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Russian President Vladimir Putin and North Korean leader Kim Jong Un clink glasses during a reception
Image: picture-alliance/dpa/V. Sharifulin
Politics

Putin: Kim needs 'security guarantees' to disarm

April 25, 2019

The Russian and North Korean leaders have ended their meeting in Vladivostok — the first summit of its kind. Russian President Vladimir Putin said Kim Jong Un was willing to disarm under certain conditions.

https://p.dw.com/p/3HNbi

Russian President Vladimir Putin said after his meeting with North Korean leader Kim Jong Un on Thursday that North Korea would need security guarantees before it could pursue nuclear disarmament.

Putin, who did not elaborate on what kind of guarantees Kim wanted, said Russia supported the US call for complete denuclearization of the Korean Peninsula. "This is certainly a common priority," he said. 

The Russian president also said he was prepared to discuss what was covered at the summit with the United States.

"There are no secrets here, no conspiracies... Chairman Kim himself asked us to inform the American side of his position," Putin said.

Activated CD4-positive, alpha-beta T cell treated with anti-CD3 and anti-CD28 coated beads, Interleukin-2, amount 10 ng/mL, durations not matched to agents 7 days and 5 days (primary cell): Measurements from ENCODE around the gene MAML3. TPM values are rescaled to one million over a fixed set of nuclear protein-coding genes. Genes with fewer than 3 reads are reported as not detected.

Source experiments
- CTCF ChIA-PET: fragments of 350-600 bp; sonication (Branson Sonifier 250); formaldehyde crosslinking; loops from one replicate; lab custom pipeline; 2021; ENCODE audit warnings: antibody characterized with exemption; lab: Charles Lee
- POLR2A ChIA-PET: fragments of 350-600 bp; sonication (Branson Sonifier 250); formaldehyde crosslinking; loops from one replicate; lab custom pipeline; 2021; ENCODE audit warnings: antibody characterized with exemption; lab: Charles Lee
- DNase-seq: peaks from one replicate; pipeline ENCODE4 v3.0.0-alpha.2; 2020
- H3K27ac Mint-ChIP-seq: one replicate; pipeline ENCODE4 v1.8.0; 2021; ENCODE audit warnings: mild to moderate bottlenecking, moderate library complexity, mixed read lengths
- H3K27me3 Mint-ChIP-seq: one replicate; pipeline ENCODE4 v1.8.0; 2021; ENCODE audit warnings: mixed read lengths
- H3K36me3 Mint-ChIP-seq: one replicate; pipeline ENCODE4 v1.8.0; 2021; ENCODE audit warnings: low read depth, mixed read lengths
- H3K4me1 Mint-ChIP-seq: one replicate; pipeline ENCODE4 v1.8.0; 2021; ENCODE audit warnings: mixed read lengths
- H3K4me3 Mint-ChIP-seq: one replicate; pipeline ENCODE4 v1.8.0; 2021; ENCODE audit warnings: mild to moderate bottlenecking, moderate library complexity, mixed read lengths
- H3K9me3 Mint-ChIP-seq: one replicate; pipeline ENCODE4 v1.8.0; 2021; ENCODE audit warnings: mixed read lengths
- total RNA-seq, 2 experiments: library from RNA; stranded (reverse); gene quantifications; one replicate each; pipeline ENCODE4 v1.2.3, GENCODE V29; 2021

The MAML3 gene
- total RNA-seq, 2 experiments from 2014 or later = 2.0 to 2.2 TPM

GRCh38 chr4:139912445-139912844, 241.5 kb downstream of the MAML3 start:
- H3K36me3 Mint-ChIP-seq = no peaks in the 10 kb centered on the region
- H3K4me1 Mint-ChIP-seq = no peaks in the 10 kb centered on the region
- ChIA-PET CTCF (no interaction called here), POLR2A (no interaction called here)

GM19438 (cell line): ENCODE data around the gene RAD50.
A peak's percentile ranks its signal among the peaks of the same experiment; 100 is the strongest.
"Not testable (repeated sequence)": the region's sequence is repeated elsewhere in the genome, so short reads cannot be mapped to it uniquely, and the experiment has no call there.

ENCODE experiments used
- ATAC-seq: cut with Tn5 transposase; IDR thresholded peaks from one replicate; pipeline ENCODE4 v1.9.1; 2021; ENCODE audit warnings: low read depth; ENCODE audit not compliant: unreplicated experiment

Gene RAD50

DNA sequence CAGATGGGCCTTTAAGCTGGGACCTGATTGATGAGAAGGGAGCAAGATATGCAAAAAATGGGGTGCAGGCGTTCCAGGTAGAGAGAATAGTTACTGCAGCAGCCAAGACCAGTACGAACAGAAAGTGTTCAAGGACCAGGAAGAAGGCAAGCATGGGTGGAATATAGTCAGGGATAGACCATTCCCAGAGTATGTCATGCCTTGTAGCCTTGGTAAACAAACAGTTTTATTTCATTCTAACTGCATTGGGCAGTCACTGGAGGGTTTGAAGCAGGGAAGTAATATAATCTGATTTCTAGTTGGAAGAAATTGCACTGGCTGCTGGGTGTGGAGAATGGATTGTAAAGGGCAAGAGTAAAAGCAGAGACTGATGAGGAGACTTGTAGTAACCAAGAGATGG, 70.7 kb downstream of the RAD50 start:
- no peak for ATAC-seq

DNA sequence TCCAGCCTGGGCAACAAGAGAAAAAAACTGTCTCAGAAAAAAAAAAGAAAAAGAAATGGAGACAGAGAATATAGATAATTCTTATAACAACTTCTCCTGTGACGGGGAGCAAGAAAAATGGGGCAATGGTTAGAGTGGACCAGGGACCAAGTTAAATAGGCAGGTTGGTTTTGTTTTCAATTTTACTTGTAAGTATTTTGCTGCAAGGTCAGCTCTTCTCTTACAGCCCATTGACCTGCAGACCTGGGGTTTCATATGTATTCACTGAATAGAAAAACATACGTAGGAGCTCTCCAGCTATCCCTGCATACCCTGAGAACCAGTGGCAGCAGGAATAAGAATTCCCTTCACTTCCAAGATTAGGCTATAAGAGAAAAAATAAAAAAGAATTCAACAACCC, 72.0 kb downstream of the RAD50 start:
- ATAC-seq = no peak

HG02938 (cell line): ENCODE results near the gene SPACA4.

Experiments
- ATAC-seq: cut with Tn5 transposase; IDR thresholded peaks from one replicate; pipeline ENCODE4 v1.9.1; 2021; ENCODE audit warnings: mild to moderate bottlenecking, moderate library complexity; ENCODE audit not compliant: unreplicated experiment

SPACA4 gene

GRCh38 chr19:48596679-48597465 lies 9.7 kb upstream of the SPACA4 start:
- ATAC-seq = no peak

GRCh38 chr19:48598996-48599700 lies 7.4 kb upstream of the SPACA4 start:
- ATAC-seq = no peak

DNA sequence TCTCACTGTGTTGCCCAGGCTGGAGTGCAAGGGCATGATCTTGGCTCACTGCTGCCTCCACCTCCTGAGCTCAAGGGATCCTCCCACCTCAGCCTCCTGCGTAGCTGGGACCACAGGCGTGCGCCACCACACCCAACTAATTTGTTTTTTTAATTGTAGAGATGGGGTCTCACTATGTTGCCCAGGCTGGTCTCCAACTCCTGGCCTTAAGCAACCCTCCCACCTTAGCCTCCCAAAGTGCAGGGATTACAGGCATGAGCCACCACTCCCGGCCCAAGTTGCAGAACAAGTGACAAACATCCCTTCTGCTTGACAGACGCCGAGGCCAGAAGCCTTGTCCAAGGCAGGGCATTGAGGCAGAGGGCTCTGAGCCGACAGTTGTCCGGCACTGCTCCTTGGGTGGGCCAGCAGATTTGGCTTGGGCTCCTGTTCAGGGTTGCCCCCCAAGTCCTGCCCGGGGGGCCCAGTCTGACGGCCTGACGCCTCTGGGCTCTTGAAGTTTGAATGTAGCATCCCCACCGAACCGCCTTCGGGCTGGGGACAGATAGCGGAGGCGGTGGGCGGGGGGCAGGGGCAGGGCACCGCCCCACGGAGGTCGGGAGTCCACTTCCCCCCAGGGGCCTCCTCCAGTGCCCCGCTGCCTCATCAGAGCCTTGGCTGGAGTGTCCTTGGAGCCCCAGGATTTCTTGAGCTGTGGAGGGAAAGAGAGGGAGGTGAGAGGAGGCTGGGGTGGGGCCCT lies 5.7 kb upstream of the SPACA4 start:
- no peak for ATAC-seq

Earlier, Putin bade farewell to Kim outside the venue of their meeting in Vladivostok, after holding talks that were rounded off with a reception toast.

"Ceaselessly bolstering and developing strategic and traditional relations between North Korea and Russia ... is my and my government's firm and unwavering position," Kim said.

The summit was the first face-to-face meeting between the two leaders and Kim's first official visit to Russia. It came some two months after much anticipated talks with US President Donald Trump broke down in Vietnam.

Kim had arrived in the Russian border town of Hasan in his armored train on Wednesday before continuing his journey to Russia's far eastern city of Vladivostok.

Kim is scheduled to leave Vladivostok on Friday. Parallel to Kim's visit to Russia, Pyongyang slammed the ongoing US-South Korean air force drills and threatened a "corresponding response."

While North Korea regards China as its key ally, ties between Pyongyang and Moscow stretch back to the early Cold War, when North Korea was heavily reliant on support from the Soviet Union.

Kim Jong Un's grandfather, the first and "eternal" president Kim Il Sung, was installed as North Korean leader by the Soviet Union in 1948.

dj,rc/amp (Interfax, AFP, AP), dpa, Reuters)

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